Qur'an burning: Thousands besiege US base

2012-02-23 13:03
Afghan riot policemen (R) stand guard as demonstrators shout anti-US slogans during a protest against Qur'an desecration in Kabul. (Shah Marai, AFP)

Afghan riot policemen (R) stand guard as demonstrators shout anti-US slogans during a protest against Qur'an desecration in Kabul. (Shah Marai, AFP)

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Kabul - Thousands of furious Afghans besieged a US base on Thursday, throwing rocks and climbing up the outer walls on the third day of violent protests against Qur'an burnings that have killed at least 12 people.

Just hours earlier, the Taliban exhorted Afghans to attack and kill foreign troops to avenge the burning of Qur'ans at a US-run base, but stopped short of cutting off contacts with American officials in Qatar over the crisis.

Afghanistan is a deeply religious country where slights against Islam have frequently provoked violent protests, and many Afghans are incensed at the discovery of charred Qur'ans at the US-run Bagram airbase north of Kabul.

Thousands of demonstrators besieged the base of a US-led military-civilian provincial reconstruction team (PRT) in Mihtarlam, the capital of Laghman province east of Kabul, senior police official Khalilul Rahman Niazi said.

"People had come from all over Laghman. They attacked the PRT, they climbed up the walls, they set fire to something there, I think a container," he said.

Niazi said he believed two people were wounded by gunfire from the base as they stormed the walls and hurled rocks under a pall of thick black smoke.

Teaching lessons

Officials said at least three people were killed by gunfire at demonstrations in the south and east of the country on Thursday, bringing the total death toll to 12 since Wednesday.

Pouncing on the opportunity to fan anti-US fires, the Taliban militia urged Afghans to "not stop" at merely protesting. The Islamist movement has been leading a 10-year insurgency against being toppled in the 2001 US-led invasion.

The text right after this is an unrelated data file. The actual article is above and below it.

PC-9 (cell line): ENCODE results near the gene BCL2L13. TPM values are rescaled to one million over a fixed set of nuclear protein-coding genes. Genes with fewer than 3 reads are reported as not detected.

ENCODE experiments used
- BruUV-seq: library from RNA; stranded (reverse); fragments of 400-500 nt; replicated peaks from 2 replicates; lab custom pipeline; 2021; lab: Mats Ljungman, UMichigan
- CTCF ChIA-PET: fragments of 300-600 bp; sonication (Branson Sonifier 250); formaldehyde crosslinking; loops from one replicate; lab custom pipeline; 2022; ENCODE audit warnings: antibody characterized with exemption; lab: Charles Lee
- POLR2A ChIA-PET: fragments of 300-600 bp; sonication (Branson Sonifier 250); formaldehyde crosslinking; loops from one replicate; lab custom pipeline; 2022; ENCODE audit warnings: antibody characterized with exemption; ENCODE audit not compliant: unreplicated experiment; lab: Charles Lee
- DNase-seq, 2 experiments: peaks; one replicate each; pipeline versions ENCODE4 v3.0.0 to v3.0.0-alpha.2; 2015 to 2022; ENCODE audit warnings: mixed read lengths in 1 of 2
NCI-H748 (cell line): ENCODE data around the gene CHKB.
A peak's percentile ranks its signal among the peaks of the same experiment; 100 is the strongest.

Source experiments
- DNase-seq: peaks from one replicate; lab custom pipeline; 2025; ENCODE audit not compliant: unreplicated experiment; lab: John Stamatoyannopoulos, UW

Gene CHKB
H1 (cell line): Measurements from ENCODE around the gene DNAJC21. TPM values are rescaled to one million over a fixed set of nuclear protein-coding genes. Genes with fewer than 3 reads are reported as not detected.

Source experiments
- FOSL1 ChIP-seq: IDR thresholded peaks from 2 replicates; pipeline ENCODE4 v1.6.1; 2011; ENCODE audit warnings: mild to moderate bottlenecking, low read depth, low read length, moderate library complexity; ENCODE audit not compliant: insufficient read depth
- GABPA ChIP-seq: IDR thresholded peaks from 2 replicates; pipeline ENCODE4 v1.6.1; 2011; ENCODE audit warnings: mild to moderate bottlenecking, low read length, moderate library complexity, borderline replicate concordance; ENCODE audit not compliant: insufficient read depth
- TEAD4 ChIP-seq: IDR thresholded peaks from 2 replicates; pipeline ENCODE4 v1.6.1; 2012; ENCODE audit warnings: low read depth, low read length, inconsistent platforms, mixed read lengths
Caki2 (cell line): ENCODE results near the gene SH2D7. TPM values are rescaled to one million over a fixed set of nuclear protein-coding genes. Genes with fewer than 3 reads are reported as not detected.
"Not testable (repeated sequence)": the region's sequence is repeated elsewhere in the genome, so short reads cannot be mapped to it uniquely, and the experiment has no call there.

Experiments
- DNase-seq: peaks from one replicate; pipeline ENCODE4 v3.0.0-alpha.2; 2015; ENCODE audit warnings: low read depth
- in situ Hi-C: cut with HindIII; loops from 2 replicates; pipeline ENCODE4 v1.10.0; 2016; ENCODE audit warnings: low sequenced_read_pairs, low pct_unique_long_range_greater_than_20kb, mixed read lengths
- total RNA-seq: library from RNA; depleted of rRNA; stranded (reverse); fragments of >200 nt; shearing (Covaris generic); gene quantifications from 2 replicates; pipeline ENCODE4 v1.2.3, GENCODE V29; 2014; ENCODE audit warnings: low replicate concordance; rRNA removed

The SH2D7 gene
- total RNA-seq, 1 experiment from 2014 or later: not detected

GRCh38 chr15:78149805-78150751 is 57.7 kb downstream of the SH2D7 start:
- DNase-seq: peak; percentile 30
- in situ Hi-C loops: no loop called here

"You should bring the invading forces' military bases under your brave attack, their military convoys, kill them, capture them, beat them and teach them a lesson that they will never again dare to insult the Holy Qur'an," it said.

Yet the militia's main spokesperson, Zabiullah Mujahid, said late on Wednesday that the Qur'an burning would not affect contacts with US officials in Qatar, designed to build confidence and pave the way for a prisoner exchange.

"We condemn the desecration of the Holy Qur'an in the strongest terms, but this issue will not affect this process in Qatar," he said.

Afghan President Hamid Karzai called for calm as the Qur'an incident is investigated by the US-led Nato force, and ordered his own security forces to avoid violence and protect people's lives and property.

Repeated desecration

But demonstrations flared on Thursday in the capital Kabul, Jalalabad and Kunar in the east, the northern provinces of Takhar and Baghlan, Faryab in the northeast and Uruzgan in the south.

"These foreigners are always repeating their desecrating acts, and only apologise over the incident," said Mohammad Islam, a 25-year-old demonstrator in the southeastern Kabul suburb of Bagrami.

"They should prosecute those who were involved over the incident, to be a lesson for others not to commit such crimes in the future."

The Afghan interior ministry blamed at least one of Wednesday's deaths on "foreign guards of Camp Phoenix", a US military base in Kabul attacked by protesters, but most were attributed by local officials to clashes with police.

US officials have apologised repeatedly for the burning of the Qur'ans, which were sent to an incinerator pit at Bagram.

Nato spokesperson Brigadier General Carsten Jacobson said it was "probably an act of ignorance" but "a mistake with grave consequences".

Stirring trouble

US officials speaking on condition of anonymity said the military removed Qur'ans from a prison at Bagram because inmates were suspected of using the holy book to pass messages to each other.

The backlash over the incident is likely to continue for several more days, said Martine van Bijlert of the Afghanistan Analysts' Network.

"The demonstrations are a combination of religious outrage, pent-up frustration and groups wanting to stir trouble," she wrote in an analysis.

"It is difficult to predict how bad things will get; this will depend largely on who manages to control - or hijack - the expressions of anger."

Read more on:    hamid karzai  |  afghanistan  |  religion

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